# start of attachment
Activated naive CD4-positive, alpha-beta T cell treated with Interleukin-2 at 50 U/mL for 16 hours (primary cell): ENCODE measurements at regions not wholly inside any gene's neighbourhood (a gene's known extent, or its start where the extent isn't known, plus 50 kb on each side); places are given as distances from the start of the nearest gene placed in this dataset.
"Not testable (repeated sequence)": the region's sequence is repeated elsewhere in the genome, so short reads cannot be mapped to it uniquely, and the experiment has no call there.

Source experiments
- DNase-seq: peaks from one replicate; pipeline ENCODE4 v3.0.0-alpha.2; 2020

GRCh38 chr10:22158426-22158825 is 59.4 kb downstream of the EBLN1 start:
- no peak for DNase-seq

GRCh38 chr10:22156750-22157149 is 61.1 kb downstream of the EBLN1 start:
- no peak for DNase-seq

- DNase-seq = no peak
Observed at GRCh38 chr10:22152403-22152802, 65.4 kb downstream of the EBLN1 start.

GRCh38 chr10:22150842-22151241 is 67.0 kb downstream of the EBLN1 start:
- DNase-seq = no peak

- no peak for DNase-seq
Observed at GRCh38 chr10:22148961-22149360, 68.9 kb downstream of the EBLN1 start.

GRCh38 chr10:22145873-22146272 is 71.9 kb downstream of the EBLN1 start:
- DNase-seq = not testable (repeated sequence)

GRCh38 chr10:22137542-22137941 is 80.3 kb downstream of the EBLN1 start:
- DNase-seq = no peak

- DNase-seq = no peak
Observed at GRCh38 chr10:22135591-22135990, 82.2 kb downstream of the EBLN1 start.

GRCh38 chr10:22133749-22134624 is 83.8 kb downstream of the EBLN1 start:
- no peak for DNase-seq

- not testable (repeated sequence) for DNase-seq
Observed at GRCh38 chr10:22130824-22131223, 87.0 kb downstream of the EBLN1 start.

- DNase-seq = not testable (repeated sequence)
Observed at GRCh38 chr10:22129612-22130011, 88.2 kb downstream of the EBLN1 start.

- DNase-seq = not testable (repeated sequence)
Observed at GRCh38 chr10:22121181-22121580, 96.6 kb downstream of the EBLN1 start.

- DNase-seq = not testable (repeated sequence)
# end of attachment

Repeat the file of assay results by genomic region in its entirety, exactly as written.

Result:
Activated naive CD4-positive, alpha-beta T cell treated with Interleukin-2 at 50 U/mL for 16 hours (primary cell): ENCODE measurements at regions not wholly inside any gene's neighbourhood (a gene's known extent, or its start where the extent isn't known, plus 50 kb on each side); places are given as distances from the start of the nearest gene placed in this dataset.
"Not testable (repeated sequence)": the region's sequence is repeated elsewhere in the genome, so short reads cannot be mapped to it uniquely, and the experiment has no call there.

Source experiments
- DNase-seq: peaks from one replicate; pipeline ENCODE4 v3.0.0-alpha.2; 2020

GRCh38 chr10:22158426-22158825 is 59.4 kb downstream of the EBLN1 start:
- no peak for DNase-seq

GRCh38 chr10:22156750-22157149 is 61.1 kb downstream of the EBLN1 start:
- no peak for DNase-seq

- DNase-seq = no peak
Observed at GRCh38 chr10:22152403-22152802, 65.4 kb downstream of the EBLN1 start.

GRCh38 chr10:22150842-22151241 is 67.0 kb downstream of the EBLN1 start:
- DNase-seq = no peak

- no peak for DNase-seq
Observed at GRCh38 chr10:22148961-22149360, 68.9 kb downstream of the EBLN1 start.

GRCh38 chr10:22145873-22146272 is 71.9 kb downstream of the EBLN1 start:
- DNase-seq = not testable (repeated sequence)

GRCh38 chr10:22137542-22137941 is 80.3 kb downstream of the EBLN1 start:
- DNase-seq = no peak

- DNase-seq = no peak
Observed at GRCh38 chr10:22135591-22135990, 82.2 kb downstream of the EBLN1 start.

GRCh38 chr10:22133749-22134624 is 83.8 kb downstream of the EBLN1 start:
- no peak for DNase-seq

- not testable (repeated sequence) for DNase-seq
Observed at GRCh38 chr10:22130824-22131223, 87.0 kb downstream of the EBLN1 start.

- DNase-seq = not testable (repeated sequence)
Observed at GRCh38 chr10:22129612-22130011, 88.2 kb downstream of the EBLN1 start.

- DNase-seq = not testable (repeated sequence)
Observed at GRCh38 chr10:22121181-22121580, 96.6 kb downstream of the EBLN1 start.

- DNase-seq = not testable (repeated sequence)